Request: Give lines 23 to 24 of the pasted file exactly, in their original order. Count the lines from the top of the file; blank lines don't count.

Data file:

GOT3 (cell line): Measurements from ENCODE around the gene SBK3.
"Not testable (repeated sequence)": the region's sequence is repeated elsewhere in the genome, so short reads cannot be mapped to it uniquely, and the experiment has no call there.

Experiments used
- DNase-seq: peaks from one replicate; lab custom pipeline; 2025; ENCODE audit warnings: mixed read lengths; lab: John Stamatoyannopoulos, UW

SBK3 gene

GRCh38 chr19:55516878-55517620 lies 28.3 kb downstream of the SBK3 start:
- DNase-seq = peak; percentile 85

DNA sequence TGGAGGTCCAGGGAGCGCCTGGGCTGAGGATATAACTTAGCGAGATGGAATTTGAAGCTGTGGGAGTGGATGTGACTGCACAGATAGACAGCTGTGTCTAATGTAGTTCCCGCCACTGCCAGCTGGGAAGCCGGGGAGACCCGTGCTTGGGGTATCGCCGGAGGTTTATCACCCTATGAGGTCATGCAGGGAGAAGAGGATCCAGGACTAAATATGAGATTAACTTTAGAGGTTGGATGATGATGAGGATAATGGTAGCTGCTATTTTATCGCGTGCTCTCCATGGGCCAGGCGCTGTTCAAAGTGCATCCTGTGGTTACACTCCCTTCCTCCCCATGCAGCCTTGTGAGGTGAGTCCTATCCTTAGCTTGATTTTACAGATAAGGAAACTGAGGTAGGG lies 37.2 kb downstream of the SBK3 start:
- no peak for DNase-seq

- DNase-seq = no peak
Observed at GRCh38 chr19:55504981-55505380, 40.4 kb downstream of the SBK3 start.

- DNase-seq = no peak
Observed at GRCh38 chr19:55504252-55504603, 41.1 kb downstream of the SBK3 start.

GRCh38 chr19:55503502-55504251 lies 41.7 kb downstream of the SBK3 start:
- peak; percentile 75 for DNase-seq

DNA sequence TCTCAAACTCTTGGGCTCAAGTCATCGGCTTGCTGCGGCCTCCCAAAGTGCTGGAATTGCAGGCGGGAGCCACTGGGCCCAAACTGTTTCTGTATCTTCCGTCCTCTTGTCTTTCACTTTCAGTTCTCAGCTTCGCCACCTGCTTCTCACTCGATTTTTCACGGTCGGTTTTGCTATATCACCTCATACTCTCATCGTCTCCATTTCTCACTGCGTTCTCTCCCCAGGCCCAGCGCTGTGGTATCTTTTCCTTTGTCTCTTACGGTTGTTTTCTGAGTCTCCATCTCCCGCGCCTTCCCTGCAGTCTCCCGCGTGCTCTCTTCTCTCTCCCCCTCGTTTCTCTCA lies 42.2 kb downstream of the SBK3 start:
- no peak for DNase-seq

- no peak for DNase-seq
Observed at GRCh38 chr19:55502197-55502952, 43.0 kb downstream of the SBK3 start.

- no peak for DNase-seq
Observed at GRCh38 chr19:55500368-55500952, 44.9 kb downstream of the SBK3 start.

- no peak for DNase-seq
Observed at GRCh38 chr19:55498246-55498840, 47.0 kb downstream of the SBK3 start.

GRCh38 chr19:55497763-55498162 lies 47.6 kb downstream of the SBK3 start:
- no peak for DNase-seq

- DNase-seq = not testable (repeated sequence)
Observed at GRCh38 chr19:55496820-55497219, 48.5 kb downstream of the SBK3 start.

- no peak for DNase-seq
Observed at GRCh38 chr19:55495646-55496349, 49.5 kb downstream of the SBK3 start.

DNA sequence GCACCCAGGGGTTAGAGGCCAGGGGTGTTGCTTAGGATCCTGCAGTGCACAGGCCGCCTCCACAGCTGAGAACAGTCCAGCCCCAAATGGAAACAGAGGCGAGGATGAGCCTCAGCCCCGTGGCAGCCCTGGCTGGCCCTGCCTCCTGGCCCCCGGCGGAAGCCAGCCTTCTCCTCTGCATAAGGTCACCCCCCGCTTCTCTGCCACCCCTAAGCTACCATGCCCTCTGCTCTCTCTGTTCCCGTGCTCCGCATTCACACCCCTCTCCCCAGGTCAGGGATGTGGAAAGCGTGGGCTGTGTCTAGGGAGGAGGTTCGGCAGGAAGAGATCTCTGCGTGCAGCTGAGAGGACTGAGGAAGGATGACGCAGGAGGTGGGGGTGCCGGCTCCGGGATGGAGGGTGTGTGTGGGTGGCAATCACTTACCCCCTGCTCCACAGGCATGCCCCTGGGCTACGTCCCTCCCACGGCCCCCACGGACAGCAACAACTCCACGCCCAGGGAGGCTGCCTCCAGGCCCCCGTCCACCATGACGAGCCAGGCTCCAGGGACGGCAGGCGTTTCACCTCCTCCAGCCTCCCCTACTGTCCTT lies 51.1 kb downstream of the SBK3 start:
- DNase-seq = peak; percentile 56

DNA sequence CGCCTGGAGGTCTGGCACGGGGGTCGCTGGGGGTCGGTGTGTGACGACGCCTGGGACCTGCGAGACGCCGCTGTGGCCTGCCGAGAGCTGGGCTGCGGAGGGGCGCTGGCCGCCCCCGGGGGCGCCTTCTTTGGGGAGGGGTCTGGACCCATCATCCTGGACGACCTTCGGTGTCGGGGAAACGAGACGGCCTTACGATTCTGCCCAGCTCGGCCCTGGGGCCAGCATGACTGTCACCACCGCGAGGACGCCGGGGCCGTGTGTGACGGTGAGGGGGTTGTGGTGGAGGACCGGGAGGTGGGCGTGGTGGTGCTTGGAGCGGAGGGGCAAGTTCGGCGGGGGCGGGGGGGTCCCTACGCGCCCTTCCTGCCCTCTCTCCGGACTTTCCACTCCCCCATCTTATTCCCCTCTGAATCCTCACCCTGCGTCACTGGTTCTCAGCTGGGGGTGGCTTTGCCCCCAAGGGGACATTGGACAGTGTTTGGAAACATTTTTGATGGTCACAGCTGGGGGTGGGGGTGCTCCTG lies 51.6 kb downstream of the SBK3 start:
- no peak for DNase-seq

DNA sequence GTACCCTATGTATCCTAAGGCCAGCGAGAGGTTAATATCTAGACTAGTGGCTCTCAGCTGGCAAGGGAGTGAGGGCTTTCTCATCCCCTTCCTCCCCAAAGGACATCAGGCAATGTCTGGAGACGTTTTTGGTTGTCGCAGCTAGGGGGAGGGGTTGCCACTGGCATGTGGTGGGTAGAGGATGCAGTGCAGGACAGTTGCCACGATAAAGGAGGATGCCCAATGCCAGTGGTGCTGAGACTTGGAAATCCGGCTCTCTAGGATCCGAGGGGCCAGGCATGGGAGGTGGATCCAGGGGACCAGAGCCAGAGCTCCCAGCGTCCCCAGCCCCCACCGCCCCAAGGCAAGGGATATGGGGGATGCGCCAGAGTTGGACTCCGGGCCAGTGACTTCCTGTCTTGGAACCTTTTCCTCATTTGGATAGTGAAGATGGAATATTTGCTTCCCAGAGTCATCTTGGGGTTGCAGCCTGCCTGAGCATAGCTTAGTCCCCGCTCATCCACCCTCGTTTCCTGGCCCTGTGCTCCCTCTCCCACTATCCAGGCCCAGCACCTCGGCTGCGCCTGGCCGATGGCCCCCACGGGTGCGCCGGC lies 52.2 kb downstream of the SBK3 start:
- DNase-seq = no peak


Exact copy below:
Observed at GRCh38 chr19:55498246-55498840, 47.0 kb downstream of the SBK3 start.

GRCh38 chr19:55497763-55498162 lies 47.6 kb downstream of the SBK3 start: